I'll only use PCManFM..

There are a few things it's missing. The built-in file searching, last I checked in version 0.5.2 I think, isn't working correctly, and it doesn't have have Thunar-style "custom actions", and it doesn't let the directory tree sidebar pane and the location bookmarks/drives panes show simultaneously.

It currently has no "trash can / recycle bin" feature, but the developer has said he plans on including it soon, which I wouldn't have minded either way, even though I do prefer to have it, because I have occasionally been in a hurry and gotten rid of something I shouldn't have. And I'm sure that's why the "really delete selected files" warning bugs you on each and every file deletion command, but when you go through your files cleaning up as much as I do and have your own system for saving yourself (in the way of a snapshot backup) the message jumps from extremely irritating to insulting, and there really should be a way to turn it off. I will get around to getting this message to the developer eventually, once I take the initiative to figure out how. Be my guest to beat me to it.

But, despite its imperfections, it's extremely fast and light (it starts instantly even on slow systems) and has a clean simple attractive interface. It's my favorite Linux file manager currently. For file searching, until the developer fixes it, do what I do, use catfish or some other tool. For "custom actions", learn to bash script or steal some batch scripts other people have created and create desktop files to the bash scripts, then open the files using Pcmanfm's "open with", and there you go, your own custom action that is as advanced as you want it to be (there is practically nothing you can't do with a good bash script; I'm working on one to attract women, so far it only works on hardcore Linux fangirls, but on the plus side at least I benefit from the knowledge they bring to the table; I'll get this thing licked yet... the bash script).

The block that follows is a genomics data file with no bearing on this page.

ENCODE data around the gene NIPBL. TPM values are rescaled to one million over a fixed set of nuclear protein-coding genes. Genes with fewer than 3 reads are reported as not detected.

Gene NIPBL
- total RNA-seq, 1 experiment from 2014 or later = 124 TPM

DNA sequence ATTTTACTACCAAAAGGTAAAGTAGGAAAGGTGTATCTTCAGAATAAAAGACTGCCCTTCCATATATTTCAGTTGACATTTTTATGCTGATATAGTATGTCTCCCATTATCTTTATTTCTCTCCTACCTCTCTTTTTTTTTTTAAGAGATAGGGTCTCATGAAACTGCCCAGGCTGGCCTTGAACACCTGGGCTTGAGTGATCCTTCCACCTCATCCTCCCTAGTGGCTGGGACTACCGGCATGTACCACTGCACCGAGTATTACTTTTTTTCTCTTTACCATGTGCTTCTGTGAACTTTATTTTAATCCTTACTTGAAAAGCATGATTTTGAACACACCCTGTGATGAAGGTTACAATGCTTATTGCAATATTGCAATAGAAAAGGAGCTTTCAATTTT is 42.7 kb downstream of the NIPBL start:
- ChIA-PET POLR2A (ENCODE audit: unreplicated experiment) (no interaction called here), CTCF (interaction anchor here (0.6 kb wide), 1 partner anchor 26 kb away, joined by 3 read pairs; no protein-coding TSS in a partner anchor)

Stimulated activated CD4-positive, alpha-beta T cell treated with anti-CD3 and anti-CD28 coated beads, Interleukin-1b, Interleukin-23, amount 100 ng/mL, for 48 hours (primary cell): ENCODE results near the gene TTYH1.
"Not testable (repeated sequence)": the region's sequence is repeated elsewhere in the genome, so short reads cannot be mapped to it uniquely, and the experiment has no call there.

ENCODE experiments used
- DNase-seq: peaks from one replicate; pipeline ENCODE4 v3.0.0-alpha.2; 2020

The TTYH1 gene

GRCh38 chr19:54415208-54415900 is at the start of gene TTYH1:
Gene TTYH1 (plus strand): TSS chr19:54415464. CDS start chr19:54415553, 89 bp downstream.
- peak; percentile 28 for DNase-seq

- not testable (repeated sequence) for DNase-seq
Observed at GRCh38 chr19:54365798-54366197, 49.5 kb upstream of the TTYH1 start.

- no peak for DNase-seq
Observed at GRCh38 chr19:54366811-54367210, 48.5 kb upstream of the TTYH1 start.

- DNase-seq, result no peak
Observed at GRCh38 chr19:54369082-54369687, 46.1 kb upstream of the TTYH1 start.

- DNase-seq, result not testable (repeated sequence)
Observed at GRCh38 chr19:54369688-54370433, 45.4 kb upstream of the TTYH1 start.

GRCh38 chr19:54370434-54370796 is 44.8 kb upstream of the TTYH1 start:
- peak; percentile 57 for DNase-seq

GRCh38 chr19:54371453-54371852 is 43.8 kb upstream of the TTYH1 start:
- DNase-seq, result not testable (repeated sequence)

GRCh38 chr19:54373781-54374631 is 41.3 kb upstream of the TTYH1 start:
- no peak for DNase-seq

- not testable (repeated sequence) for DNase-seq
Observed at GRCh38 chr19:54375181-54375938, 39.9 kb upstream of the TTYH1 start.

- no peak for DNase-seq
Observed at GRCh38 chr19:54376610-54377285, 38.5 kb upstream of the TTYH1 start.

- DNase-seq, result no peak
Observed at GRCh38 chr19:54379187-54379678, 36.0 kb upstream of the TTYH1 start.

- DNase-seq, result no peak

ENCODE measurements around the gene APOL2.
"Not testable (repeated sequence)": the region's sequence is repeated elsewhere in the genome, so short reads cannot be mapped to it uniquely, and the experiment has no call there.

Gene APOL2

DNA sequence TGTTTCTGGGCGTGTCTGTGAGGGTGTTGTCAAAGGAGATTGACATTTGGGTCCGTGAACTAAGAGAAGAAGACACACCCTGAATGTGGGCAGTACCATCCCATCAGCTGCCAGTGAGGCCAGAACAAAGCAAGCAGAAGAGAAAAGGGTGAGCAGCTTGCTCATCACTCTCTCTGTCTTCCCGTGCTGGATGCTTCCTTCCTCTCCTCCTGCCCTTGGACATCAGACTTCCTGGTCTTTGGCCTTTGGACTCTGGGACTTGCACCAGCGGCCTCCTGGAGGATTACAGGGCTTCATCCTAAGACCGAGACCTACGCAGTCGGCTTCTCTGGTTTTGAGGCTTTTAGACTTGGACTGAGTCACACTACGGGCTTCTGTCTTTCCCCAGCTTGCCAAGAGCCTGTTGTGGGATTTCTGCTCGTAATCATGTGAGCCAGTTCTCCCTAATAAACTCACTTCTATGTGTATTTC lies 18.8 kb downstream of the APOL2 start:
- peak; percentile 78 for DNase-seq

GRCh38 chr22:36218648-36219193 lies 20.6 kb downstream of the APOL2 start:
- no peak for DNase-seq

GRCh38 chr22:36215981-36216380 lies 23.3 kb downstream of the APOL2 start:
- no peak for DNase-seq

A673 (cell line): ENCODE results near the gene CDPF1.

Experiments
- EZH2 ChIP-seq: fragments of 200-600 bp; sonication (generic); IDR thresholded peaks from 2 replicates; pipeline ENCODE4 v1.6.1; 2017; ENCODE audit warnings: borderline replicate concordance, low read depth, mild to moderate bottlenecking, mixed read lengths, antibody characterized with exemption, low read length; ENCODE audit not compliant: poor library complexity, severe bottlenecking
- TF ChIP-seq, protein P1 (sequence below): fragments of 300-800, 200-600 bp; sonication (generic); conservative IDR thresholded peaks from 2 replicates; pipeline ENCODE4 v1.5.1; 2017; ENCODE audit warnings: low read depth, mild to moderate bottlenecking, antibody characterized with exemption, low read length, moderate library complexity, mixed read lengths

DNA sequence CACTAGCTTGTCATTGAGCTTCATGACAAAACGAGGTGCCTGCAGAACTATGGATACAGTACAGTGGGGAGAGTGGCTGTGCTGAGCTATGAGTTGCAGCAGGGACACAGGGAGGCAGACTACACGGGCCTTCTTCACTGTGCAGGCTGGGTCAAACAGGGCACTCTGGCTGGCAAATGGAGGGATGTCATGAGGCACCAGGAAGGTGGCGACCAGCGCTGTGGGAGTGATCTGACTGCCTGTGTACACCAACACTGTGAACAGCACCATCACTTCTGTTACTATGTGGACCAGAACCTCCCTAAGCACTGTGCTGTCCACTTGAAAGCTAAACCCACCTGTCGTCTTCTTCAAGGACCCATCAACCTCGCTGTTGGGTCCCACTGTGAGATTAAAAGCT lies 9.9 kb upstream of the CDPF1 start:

And though I gripe about having to choose between the tree and the location bookmarks, at least it HAS both of these features to toggle between, which is more than I can say for some file managers I've tried. And I should mention that the tree pane has actual functional right-clickable folders with the same functionality as if they were in the right "file pane", which is something I expect to happen but doesn't in some other file managers I've tried that had tree view.

So, I give it an excellent, whether some of the problems I mentioned are fixed or not. I've tried pretty much every file browser worth trying for Linux and this was the one that stuck. I was fortunate too that PCmanfm is also part of LXDE, my favorite Linux desktop environment.


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